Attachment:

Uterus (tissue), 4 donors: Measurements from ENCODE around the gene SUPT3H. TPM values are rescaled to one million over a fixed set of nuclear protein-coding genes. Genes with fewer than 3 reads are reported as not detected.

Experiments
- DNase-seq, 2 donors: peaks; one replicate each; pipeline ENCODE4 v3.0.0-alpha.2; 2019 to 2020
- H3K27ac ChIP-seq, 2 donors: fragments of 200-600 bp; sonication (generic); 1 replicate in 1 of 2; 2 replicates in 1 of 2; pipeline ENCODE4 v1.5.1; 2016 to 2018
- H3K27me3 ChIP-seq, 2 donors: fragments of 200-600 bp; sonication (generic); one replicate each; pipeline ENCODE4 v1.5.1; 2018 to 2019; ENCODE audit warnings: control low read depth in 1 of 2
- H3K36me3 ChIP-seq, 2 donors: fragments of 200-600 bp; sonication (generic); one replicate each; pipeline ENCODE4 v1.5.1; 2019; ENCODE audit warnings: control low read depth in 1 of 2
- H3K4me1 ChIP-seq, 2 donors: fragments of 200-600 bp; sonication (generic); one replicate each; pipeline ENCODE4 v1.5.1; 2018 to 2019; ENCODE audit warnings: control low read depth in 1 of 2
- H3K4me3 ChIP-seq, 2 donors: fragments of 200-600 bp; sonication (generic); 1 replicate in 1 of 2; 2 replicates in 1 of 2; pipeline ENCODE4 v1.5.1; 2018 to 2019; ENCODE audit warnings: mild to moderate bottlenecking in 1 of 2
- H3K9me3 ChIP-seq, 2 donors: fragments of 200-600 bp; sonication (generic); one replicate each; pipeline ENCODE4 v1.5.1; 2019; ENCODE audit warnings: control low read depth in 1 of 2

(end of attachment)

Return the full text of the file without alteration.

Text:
Uterus (tissue), 4 donors: Measurements from ENCODE around the gene SUPT3H. TPM values are rescaled to one million over a fixed set of nuclear protein-coding genes. Genes with fewer than 3 reads are reported as not detected.

Experiments
- DNase-seq, 2 donors: peaks; one replicate each; pipeline ENCODE4 v3.0.0-alpha.2; 2019 to 2020
- H3K27ac ChIP-seq, 2 donors: fragments of 200-600 bp; sonication (generic); 1 replicate in 1 of 2; 2 replicates in 1 of 2; pipeline ENCODE4 v1.5.1; 2016 to 2018
- H3K27me3 ChIP-seq, 2 donors: fragments of 200-600 bp; sonication (generic); one replicate each; pipeline ENCODE4 v1.5.1; 2018 to 2019; ENCODE audit warnings: control low read depth in 1 of 2
- H3K36me3 ChIP-seq, 2 donors: fragments of 200-600 bp; sonication (generic); one replicate each; pipeline ENCODE4 v1.5.1; 2019; ENCODE audit warnings: control low read depth in 1 of 2
- H3K4me1 ChIP-seq, 2 donors: fragments of 200-600 bp; sonication (generic); one replicate each; pipeline ENCODE4 v1.5.1; 2018 to 2019; ENCODE audit warnings: control low read depth in 1 of 2
- H3K4me3 ChIP-seq, 2 donors: fragments of 200-600 bp; sonication (generic); 1 replicate in 1 of 2; 2 replicates in 1 of 2; pipeline ENCODE4 v1.5.1; 2018 to 2019; ENCODE audit warnings: mild to moderate bottlenecking in 1 of 2
- H3K9me3 ChIP-seq, 2 donors: fragments of 200-600 bp; sonication (generic); one replicate each; pipeline ENCODE4 v1.5.1; 2019; ENCODE audit warnings: control low read depth in 1 of 2